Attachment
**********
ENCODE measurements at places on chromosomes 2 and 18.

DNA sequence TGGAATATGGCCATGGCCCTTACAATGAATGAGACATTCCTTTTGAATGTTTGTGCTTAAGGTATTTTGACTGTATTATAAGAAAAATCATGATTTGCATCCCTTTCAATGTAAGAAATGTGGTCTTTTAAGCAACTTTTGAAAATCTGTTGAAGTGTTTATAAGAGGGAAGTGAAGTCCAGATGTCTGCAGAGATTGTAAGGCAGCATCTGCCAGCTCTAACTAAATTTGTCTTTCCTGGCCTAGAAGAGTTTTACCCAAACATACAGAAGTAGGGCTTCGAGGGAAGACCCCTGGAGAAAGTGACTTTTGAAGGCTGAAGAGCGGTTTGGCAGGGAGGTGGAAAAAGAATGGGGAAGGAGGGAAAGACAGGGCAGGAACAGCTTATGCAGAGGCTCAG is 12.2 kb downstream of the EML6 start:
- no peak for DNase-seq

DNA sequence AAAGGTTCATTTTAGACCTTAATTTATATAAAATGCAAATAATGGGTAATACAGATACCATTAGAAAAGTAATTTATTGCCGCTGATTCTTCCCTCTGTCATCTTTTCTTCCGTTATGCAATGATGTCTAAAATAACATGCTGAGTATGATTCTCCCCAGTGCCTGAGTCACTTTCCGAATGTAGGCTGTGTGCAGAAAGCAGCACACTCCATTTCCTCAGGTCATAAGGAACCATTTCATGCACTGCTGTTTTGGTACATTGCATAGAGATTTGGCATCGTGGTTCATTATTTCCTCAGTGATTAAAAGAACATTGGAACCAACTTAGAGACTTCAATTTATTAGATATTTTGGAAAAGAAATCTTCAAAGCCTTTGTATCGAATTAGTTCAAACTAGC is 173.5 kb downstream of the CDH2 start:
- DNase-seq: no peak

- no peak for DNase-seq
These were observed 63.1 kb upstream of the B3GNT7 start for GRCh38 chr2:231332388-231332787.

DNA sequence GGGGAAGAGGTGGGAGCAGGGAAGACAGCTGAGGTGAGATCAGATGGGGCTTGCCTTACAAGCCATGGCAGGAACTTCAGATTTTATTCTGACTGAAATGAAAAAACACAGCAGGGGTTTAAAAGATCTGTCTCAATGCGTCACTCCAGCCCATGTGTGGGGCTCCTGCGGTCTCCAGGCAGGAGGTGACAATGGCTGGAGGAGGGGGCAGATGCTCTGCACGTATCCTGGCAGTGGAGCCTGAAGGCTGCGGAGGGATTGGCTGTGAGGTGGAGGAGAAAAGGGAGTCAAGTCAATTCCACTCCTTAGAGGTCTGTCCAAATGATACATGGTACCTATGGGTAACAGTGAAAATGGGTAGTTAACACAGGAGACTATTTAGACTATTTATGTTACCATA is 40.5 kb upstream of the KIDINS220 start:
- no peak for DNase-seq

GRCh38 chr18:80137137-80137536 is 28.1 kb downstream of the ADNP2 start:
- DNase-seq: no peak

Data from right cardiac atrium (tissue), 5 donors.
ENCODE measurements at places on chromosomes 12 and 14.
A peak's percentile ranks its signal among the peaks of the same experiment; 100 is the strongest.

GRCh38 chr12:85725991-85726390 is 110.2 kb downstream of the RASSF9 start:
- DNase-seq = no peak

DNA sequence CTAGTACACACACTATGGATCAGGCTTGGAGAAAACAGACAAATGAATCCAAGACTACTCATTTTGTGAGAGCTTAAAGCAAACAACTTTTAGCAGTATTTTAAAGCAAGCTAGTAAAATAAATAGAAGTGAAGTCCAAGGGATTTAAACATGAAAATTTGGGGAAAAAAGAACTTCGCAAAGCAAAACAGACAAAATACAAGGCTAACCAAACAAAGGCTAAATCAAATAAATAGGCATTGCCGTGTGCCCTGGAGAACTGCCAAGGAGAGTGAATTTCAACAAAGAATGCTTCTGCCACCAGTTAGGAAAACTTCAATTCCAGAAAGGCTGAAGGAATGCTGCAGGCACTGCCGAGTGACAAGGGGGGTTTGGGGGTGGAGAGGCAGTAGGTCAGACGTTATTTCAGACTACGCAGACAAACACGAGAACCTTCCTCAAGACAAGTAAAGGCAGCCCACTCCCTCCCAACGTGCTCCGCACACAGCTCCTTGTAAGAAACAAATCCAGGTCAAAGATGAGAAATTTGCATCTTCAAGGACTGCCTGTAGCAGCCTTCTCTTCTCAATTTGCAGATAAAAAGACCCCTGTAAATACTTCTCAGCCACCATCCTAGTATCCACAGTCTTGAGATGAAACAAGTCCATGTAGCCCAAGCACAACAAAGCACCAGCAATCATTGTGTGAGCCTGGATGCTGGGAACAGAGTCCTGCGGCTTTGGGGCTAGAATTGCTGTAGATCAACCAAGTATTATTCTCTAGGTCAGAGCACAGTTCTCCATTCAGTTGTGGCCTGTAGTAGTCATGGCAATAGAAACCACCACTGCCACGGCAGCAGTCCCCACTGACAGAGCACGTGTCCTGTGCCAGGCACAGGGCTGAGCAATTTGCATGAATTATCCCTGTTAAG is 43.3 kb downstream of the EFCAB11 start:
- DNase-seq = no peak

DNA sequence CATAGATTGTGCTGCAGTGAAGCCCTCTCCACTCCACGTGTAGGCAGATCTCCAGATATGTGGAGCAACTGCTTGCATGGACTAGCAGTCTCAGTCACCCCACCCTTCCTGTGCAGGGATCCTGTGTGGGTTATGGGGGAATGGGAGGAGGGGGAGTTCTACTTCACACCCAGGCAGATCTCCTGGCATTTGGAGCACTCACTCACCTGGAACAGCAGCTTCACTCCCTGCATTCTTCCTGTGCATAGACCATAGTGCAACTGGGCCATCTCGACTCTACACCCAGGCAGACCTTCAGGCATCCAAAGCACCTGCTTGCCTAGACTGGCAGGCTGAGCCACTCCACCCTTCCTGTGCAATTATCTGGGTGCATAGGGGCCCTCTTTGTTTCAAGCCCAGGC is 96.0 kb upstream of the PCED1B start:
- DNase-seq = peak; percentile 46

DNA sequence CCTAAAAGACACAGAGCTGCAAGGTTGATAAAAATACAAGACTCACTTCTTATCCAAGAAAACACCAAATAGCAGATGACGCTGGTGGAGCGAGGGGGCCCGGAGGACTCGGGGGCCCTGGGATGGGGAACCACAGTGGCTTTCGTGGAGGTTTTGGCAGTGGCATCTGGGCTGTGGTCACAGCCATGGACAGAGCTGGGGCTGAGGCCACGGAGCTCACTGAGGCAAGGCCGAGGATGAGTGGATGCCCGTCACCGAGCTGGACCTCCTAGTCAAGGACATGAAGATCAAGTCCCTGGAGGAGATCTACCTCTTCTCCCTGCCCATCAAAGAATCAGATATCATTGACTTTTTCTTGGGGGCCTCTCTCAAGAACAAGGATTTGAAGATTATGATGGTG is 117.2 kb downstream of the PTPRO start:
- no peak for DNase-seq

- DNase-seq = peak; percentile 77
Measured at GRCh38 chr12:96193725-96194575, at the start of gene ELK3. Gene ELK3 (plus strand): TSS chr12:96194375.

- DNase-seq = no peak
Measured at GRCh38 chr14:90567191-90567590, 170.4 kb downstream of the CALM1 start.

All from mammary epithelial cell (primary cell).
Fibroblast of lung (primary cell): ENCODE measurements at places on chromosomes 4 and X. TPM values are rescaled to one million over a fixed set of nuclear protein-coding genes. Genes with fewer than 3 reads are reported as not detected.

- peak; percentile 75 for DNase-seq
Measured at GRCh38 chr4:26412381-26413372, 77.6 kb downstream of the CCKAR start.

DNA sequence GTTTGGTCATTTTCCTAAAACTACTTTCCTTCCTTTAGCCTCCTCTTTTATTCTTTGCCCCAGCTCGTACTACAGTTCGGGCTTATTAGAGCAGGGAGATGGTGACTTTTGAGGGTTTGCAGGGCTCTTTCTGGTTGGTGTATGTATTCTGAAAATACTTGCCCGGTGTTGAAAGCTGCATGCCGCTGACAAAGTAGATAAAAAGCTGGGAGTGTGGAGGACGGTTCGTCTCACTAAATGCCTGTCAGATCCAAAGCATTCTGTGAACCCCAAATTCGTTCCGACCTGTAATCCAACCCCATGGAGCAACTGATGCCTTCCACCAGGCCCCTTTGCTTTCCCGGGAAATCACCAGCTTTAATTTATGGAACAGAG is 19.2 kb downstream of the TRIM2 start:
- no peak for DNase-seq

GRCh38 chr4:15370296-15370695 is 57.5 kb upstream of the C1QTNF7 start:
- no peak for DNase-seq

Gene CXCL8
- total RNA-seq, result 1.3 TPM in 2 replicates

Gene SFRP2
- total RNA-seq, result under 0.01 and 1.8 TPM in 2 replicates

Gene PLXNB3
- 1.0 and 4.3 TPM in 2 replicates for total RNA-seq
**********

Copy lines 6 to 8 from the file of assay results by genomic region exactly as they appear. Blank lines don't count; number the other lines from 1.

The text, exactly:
- no peak for DNase-seq
These were observed 63.1 kb upstream of the B3GNT7 start for GRCh38 chr2:231332388-231332787.

DNA sequence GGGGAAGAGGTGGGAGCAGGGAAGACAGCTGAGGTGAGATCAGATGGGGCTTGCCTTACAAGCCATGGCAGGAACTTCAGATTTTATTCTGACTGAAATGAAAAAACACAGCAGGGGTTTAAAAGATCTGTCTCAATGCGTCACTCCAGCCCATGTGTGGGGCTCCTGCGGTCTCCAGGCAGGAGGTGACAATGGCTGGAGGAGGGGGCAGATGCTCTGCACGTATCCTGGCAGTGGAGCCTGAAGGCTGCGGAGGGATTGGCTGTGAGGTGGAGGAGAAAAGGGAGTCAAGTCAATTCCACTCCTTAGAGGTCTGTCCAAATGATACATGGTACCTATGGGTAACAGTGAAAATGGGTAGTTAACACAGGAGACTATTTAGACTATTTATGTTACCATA is 40.5 kb upstream of the KIDINS220 start: